I see numerous recent, negative comments about putting money in bonds right now.

The current 30-day SEC yield for Vanguard's short-term bond index fund is 1.33%; for the long-term index fund it's 2.17%. If that's the yield, those rates seem decent to me, much better than cash or CDs. And it's easy to transfer money out of the funds if/when things go south.

So what's wrong with parking money there until better options appear? What am I missing?
Bond funds are fine, IMO, if you hold them for a very long period, well past the average duration. And you can simply rebalance with stocks as they go up and down.

But I only use short and intermediate duration bond funds and avoid long.

If thing go south - well, the damage has already been done, so you don’t get any benefit by selling when bond funds are down.
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Old 08-01-2020, 08:03 AM   #8
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Vanguard's Prime Money Market Fund currently has a .10% 7-day SEC yield - not even close.
depositaccounts shows that through banks and CUs, 1% is about the going rate.

https://www.depositaccounts.com/moneymarket/


Affinity Plus CU at the top of the list stands out at 2.02% (for up to $25k) - anyone can join for a one-time $25 donation if you don't qualify as a member of one of the organizations they are affiliated with:

https://www.affinityplus.org/persona...r-money-market

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Earn 2.020% APY* on balances up to $25,000.

And 0.750% APY on balances over $25,000.
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Old 08-01-2020, 08:06 AM   #9
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Originally Posted by lucky penny View Post
Vanguard's Prime Money Market Fund currently has a .10% 7-day SEC yield - not even close.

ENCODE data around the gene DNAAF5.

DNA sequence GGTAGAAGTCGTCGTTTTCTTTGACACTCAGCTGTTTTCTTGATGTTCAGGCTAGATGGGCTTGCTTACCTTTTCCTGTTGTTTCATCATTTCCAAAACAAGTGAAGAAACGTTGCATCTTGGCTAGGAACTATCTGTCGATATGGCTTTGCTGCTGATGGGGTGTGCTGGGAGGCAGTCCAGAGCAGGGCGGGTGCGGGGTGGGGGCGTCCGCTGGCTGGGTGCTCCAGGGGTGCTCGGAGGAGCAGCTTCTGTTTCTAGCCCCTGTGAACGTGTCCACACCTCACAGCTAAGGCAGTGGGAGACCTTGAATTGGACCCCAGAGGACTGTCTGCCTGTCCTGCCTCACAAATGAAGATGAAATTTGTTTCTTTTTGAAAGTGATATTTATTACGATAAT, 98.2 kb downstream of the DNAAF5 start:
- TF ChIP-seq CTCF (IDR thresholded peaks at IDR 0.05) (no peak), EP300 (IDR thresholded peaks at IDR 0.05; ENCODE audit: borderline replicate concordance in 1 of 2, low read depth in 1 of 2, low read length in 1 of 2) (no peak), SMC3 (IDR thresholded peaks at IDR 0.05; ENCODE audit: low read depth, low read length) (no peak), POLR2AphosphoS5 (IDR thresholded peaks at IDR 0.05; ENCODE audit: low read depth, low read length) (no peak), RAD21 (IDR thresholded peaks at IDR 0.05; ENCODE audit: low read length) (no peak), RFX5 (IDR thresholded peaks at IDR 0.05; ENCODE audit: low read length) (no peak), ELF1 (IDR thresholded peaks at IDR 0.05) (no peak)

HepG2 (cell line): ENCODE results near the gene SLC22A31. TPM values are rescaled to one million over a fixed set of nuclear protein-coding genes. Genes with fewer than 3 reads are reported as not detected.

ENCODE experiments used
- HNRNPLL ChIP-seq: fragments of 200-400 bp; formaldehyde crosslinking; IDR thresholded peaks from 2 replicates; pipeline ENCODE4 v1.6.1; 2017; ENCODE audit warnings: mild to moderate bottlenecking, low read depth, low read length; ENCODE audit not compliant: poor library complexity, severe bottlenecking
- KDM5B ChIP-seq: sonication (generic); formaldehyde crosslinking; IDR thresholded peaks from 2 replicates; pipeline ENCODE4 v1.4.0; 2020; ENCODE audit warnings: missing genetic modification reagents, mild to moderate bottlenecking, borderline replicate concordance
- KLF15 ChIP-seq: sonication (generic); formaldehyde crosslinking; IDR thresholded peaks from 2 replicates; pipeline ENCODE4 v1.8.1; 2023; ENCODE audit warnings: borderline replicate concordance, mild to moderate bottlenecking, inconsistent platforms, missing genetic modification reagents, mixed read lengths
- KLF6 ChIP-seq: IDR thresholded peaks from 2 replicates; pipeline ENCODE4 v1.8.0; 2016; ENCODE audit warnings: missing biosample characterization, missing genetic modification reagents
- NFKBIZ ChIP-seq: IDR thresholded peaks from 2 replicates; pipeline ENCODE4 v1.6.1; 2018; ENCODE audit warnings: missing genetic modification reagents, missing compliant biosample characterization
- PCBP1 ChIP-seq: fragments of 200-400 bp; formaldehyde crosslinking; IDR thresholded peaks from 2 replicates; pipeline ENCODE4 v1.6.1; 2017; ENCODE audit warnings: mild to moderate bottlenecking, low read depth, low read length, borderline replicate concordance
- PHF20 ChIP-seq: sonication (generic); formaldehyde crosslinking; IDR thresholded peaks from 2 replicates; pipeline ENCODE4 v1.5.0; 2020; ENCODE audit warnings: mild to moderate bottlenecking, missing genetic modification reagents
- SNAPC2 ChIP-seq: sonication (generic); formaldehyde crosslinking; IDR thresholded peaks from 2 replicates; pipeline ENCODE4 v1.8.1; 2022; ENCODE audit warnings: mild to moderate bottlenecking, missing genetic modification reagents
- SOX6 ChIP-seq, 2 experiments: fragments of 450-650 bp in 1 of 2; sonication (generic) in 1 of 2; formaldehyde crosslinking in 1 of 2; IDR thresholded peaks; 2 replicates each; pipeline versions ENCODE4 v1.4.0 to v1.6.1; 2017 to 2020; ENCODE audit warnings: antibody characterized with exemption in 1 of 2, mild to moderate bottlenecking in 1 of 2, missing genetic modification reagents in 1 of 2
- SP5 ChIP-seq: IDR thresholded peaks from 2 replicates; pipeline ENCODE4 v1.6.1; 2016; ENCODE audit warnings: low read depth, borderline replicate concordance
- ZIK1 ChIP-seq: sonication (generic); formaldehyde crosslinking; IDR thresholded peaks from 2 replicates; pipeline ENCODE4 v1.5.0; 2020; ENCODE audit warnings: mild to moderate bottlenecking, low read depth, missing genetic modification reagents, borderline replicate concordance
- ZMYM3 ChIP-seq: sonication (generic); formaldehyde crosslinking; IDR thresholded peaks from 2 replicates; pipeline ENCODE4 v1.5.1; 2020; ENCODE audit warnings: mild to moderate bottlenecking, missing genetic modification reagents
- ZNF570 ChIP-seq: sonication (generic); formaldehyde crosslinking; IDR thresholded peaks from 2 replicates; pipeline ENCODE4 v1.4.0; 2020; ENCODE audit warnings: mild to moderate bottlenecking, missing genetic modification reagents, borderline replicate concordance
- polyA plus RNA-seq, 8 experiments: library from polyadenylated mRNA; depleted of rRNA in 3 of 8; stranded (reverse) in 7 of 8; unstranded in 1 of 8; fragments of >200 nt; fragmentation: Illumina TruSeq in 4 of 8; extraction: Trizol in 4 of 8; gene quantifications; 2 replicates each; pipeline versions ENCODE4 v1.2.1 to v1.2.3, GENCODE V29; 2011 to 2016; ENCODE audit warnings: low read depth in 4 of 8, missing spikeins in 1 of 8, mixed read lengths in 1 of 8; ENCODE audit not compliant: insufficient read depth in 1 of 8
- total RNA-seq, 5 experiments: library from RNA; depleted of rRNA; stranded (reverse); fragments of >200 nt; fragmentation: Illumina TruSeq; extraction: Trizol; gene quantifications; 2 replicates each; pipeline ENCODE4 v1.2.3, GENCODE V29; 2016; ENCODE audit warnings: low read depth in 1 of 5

I think he’s talking about banks savings accounts which are still paying around 1% at the online banks.
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Old 08-01-2020, 08:19 AM   #10
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Originally Posted by njhowie View Post
I cannot in good conscience be buying any bonds or funds with such low yields. I would rather sit in raw cash, earning nothing (or as others would say, lose to inflation). Putting money in to fixed income yielding well under 2% at these levels is akin to picking up pennies in front of a steam roller. The risks are simply not worth it in my view.
The NAV risk is real, but “everyone” has been eschewing bond funds since 2009 for that reason - and we’re still waiting. Those who’ve owned bond index funds have done far better than “raw cash, earning nothing.” Not I like market timing, being on the bond fund sidelines in cash for the past 10 years has reduced returns.
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Old 08-01-2020, 08:20 AM   #11
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Originally Posted by target2019 View Post
If you are talking about this bond fund (Vanguard Short-Term Bond Index Fund Admiral Shares (VBIRX)) the SEC yield is 0.39%. Maybe you meant intermediate?

In any event, the yield for short-term bond is well below Ally or Discover interest rates for high yield cash. CD rates from the past were even better. So that is where the negativity comes from for many here. So it is just not about yield.
The 1.33% yield is VFSUX (Vanguard Short-Term Investment-Grade Fund Admiral Shares).
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Old 08-01-2020, 08:25 AM   #12
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Originally Posted by lucky penny View Post

The current 30-day SEC yield for Vanguard's short-term bond index fund is 1.33%; for the long-term index fund it's 2.17%. If that's the yield, those rates seem decent to me, much better than cash or CDs. And it's easy to transfer money out of the funds if/when things go south.
Several posters here are using Vanguard Total Bond Market ETF (BND) as an example of fund risk while you clearly state that you are invested in VFSUX (Vanguard Short-Term Investment-Grade Fund Admiral Shares).